Whitecaps

Commentary and information about public safety and security, intelligence and counterintelligence, open government and secrecy, and other issues in northern Idaho and eastern Washington.

Name:
Location: Coeur d'Alene, Idaho, United States

Raised in Palouse, WA. Graduated from Washington State University. US Army (Counterintelligence). US Secret Service (Technical Security Division) in Fantasyland-on-the-Potomac and Los Angeles. Now living in north Idaho.


Monday, February 05, 2007

Serial Meetings: Intentional Evasions of Law

Kootenai County prosecuting attorney Bill Douglas was unwilling to prosecute a blatant violation of the Idaho Open Meeting Law (IOML). Since he didn't prosecute the relatively obvious offense, it is reasonable to wonder if he has the skill or will to recognize and prosecute a more complex and sinister evasion, the serial meeting. Participating in a serial meeting acknowledges the participant is knowingly engaging in behavior intended to evade the IOML and deprive the public of the law's protections.

A serial meeting is a conscious attempt to evade the IOML by dividing the public body into groups smaller than a quorum. The smaller groups meet in some manner, deliberate and often arrive at a decision, then reassemble as the entire body in a public place to "deliberate and vote" so the public is misled into believing the public's business was conducted in the public meeting. Of course, it was not. This serves to deny the public any opportunity to observe government operations so elected and appointed officials can be held accountable, the very opportunity the IOML is intended to assure.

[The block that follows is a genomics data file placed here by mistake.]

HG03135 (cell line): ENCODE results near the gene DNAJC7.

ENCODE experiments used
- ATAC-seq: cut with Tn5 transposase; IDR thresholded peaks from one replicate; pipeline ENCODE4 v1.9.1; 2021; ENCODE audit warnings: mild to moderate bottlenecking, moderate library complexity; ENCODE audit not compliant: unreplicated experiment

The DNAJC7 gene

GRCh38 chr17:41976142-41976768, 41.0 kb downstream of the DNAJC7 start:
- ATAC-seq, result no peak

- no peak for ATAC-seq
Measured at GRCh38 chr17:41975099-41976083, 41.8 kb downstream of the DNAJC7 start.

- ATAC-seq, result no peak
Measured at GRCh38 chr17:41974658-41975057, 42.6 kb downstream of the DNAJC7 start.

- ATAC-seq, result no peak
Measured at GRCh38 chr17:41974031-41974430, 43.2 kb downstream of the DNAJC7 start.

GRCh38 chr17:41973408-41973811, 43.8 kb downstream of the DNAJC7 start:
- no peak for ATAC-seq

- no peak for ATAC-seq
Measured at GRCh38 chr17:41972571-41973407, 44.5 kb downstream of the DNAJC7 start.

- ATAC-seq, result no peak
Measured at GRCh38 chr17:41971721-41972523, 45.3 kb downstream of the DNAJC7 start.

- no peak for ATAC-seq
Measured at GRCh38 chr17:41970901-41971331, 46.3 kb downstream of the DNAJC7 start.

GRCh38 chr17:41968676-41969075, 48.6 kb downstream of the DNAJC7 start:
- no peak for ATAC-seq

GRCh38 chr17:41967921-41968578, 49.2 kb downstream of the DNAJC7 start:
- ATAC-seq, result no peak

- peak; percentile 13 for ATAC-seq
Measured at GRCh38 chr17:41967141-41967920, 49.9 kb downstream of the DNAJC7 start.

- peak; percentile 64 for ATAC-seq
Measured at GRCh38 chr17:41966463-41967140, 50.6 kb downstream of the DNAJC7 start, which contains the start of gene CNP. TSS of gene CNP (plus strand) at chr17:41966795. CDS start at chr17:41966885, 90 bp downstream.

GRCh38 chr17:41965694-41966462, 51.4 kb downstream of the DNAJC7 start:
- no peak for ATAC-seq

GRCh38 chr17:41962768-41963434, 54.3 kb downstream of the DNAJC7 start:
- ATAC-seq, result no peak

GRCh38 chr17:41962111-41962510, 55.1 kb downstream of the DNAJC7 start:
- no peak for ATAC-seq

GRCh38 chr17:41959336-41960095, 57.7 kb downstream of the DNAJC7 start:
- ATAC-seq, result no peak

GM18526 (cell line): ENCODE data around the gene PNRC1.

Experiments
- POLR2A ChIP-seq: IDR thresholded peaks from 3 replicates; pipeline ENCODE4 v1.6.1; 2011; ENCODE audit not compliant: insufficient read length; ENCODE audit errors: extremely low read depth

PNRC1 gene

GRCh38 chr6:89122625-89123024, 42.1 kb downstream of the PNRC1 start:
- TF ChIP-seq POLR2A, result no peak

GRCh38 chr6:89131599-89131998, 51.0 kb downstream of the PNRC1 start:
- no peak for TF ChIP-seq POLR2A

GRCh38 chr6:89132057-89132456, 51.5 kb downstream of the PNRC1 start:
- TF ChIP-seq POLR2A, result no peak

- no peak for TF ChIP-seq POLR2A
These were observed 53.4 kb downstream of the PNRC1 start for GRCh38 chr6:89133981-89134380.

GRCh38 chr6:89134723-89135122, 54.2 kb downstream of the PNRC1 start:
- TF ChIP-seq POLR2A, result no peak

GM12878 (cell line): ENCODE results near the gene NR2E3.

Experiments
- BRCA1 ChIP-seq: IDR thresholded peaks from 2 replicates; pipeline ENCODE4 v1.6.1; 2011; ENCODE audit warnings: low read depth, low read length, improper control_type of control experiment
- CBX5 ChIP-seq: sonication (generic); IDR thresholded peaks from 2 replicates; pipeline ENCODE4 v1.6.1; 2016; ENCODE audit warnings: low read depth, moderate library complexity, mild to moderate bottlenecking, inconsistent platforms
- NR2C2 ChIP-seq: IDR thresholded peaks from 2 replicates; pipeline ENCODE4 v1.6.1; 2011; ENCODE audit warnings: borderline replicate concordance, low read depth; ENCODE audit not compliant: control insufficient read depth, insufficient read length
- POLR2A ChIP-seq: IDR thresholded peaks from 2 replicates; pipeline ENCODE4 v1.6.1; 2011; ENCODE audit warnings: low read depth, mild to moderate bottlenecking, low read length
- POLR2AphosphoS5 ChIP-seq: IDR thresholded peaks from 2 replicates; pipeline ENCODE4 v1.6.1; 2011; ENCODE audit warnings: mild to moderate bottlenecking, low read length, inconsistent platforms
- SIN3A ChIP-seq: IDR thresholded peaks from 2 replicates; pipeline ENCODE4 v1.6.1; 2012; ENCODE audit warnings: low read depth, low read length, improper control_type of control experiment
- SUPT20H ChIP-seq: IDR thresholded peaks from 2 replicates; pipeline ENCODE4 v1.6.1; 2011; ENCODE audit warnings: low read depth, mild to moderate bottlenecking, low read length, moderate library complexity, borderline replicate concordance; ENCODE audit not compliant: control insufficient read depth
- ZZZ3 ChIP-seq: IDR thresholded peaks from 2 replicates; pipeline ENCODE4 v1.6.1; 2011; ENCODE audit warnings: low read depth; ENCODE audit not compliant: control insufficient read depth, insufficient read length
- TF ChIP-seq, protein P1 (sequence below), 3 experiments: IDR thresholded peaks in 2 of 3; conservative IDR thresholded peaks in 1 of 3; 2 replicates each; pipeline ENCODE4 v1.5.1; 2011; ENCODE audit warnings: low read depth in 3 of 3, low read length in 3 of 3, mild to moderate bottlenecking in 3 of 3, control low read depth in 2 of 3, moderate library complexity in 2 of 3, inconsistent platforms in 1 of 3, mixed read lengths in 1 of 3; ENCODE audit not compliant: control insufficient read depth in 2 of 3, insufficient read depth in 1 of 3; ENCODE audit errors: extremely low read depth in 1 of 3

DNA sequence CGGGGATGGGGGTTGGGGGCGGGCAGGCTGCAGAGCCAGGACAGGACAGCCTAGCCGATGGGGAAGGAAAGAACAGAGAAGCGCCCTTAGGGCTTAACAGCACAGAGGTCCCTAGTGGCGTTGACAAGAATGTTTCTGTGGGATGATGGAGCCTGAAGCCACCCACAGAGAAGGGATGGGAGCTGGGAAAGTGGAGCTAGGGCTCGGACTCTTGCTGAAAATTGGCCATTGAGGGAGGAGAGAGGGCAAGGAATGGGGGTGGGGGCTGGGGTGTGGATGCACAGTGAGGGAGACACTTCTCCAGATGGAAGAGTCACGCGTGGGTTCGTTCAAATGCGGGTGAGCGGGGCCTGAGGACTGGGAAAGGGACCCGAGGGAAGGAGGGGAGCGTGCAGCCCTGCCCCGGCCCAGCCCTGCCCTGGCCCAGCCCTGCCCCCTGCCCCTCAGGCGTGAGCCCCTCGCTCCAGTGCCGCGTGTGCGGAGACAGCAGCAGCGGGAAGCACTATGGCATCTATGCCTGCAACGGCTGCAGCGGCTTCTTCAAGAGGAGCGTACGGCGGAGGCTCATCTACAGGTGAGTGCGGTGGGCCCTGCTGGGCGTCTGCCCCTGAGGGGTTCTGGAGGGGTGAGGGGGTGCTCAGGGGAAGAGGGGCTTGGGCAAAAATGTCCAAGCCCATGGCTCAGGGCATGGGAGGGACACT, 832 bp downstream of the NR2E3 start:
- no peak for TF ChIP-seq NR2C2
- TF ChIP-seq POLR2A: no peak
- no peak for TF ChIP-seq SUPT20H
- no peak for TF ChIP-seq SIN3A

Here's one simple example of a serial meeting: Councilmember A meets with Councilmember B and discusses an item that is currently or is expected to be in front of the Council. Councilmember B delivers the A+B consensus to Councilmember C who agrees and delivers it to Councilmember D. Councilmembers A+B+C+D constituted a quorum, but they did not physically "meet" as a quorum in the same space or time. Still, they conducted an illegal serial meeting. They effectively met, deliberated, and arrived at a decision (euphemistically called a "consensus" by public officials who try to rationalize their violation of law) when public attendance was impossible.

A serial meeting need not be a face-to-face meeting or even occur in real time. It can be a series of communications (direct communication, personal intermediaries such as staff members, or technological methods such as E-mail or telephone calls), with each unique communication involving less than a quorum, but which taken as a whole involves a majority of the body’s members. A serial meeting occurs when there are systematic communications on a particular matter involving a quorum of the body acquiring information, engaging in debate, discussion, lobbying, or any other aspect of the deliberative process.